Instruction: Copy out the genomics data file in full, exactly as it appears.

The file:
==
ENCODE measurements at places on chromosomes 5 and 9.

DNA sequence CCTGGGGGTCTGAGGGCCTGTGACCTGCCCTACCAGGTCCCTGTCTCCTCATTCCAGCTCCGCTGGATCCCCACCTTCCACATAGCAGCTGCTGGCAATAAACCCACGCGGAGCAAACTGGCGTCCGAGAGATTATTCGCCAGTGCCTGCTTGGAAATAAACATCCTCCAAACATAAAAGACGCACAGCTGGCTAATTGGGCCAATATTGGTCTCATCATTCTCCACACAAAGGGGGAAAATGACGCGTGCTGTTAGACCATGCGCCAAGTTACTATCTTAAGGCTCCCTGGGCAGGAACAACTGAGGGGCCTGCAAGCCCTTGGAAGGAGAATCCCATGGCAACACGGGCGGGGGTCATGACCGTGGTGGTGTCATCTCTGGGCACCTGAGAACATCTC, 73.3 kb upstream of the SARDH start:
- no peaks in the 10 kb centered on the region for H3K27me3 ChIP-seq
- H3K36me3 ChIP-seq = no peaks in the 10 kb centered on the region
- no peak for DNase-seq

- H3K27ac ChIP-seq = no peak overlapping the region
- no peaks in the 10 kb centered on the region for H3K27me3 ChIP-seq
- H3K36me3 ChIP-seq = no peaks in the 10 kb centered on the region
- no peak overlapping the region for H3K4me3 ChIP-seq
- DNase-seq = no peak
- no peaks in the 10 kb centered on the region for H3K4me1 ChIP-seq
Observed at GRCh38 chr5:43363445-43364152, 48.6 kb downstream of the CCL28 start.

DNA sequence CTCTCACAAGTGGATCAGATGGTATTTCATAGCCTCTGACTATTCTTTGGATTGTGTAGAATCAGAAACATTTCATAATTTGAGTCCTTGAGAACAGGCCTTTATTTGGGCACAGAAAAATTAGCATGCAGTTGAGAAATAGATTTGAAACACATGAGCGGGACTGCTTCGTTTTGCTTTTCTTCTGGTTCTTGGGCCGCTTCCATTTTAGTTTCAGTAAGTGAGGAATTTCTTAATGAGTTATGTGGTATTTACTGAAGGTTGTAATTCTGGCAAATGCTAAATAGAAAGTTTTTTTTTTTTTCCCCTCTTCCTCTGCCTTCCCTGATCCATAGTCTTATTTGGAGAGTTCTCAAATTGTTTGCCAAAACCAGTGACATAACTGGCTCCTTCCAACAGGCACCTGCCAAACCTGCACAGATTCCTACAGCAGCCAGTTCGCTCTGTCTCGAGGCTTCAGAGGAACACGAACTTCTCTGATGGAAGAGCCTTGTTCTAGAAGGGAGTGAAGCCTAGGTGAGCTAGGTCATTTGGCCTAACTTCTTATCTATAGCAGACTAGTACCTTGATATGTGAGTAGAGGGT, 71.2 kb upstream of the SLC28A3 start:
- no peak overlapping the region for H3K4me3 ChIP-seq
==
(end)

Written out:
ENCODE measurements at places on chromosomes 5 and 9.

DNA sequence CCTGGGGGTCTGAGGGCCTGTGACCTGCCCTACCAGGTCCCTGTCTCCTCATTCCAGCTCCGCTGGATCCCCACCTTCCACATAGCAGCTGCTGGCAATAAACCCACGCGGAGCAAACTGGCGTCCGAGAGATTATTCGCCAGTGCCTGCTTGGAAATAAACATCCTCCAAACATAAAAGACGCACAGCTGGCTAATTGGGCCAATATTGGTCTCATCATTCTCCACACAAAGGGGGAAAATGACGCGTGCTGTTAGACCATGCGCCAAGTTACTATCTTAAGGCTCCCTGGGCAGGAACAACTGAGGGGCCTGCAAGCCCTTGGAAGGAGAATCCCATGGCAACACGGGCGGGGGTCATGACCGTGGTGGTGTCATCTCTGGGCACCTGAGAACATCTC, 73.3 kb upstream of the SARDH start:
- no peaks in the 10 kb centered on the region for H3K27me3 ChIP-seq
- H3K36me3 ChIP-seq = no peaks in the 10 kb centered on the region
- no peak for DNase-seq

- H3K27ac ChIP-seq = no peak overlapping the region
- no peaks in the 10 kb centered on the region for H3K27me3 ChIP-seq
- H3K36me3 ChIP-seq = no peaks in the 10 kb centered on the region
- no peak overlapping the region for H3K4me3 ChIP-seq
- DNase-seq = no peak
- no peaks in the 10 kb centered on the region for H3K4me1 ChIP-seq
Observed at GRCh38 chr5:43363445-43364152, 48.6 kb downstream of the CCL28 start.

DNA sequence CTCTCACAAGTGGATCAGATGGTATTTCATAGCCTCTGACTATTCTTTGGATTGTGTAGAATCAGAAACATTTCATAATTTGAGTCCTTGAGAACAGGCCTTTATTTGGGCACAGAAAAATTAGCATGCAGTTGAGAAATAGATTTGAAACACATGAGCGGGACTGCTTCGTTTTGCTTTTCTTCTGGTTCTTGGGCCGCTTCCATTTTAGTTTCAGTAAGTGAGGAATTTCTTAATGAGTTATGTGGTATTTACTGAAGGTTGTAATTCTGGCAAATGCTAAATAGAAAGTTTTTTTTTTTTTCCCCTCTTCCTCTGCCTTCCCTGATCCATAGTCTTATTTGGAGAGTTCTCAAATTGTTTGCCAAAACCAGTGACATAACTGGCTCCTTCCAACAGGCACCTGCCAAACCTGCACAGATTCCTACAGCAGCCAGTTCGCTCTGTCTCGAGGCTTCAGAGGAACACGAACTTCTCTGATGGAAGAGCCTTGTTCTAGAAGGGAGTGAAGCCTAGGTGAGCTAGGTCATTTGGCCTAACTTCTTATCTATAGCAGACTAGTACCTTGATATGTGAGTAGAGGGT, 71.2 kb upstream of the SLC28A3 start:
- no peak overlapping the region for H3K4me3 ChIP-seq